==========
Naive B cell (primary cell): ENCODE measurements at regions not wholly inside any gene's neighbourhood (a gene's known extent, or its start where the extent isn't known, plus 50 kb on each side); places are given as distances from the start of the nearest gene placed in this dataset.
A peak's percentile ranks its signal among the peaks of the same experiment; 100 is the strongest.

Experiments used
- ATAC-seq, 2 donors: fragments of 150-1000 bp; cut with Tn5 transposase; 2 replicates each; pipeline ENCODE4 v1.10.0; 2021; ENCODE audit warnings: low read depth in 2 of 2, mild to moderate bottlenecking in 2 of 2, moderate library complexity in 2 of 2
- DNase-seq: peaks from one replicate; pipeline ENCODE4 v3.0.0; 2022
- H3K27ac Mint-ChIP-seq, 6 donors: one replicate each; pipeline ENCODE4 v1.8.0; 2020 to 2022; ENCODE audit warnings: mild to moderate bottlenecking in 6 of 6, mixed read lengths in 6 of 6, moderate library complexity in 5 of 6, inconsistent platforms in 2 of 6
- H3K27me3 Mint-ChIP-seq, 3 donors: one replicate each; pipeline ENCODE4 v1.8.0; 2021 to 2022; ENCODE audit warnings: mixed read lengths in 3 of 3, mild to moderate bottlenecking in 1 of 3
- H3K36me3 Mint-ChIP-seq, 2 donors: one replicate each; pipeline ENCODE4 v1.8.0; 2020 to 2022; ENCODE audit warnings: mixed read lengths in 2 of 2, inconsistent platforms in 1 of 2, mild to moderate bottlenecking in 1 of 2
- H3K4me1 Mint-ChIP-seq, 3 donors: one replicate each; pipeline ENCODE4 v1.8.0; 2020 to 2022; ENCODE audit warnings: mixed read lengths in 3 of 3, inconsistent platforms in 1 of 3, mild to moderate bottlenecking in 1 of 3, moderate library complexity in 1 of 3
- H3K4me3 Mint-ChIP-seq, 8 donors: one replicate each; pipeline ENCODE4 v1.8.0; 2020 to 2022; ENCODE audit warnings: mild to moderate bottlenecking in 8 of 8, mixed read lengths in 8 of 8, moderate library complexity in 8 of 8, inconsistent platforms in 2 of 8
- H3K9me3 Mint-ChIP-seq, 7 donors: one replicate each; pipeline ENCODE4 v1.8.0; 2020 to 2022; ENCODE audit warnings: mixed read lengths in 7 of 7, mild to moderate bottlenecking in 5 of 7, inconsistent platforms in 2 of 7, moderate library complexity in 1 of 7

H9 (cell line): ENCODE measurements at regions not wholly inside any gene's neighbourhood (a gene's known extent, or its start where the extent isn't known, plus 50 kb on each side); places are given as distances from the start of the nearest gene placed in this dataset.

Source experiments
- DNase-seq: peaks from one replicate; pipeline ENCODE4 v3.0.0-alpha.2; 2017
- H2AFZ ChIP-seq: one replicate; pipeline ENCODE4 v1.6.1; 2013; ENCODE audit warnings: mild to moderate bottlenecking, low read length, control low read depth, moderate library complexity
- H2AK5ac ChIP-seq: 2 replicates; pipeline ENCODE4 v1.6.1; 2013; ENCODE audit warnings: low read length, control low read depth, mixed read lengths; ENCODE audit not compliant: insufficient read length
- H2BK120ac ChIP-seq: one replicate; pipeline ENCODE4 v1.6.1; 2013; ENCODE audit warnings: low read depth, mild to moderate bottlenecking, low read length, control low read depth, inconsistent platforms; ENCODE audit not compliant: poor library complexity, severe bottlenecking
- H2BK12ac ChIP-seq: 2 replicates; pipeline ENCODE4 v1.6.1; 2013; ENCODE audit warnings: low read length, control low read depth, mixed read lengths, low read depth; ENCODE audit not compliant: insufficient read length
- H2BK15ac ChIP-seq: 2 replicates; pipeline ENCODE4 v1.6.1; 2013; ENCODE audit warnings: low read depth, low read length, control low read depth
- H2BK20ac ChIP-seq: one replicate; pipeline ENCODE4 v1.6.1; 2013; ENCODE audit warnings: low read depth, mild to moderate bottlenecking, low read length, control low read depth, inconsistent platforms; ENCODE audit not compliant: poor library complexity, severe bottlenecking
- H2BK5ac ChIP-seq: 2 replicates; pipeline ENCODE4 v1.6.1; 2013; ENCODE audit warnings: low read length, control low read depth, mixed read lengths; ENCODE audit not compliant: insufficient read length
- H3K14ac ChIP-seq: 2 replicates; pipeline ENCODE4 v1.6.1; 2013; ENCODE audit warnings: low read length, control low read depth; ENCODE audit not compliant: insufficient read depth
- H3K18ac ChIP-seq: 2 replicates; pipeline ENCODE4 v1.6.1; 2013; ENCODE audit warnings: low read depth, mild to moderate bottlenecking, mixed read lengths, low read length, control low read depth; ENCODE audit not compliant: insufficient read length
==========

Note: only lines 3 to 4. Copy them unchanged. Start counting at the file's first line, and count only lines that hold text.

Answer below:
Experiments used
- ATAC-seq, 2 donors: fragments of 150-1000 bp; cut with Tn5 transposase; 2 replicates each; pipeline ENCODE4 v1.10.0; 2021; ENCODE audit warnings: low read depth in 2 of 2, mild to moderate bottlenecking in 2 of 2, moderate library complexity in 2 of 2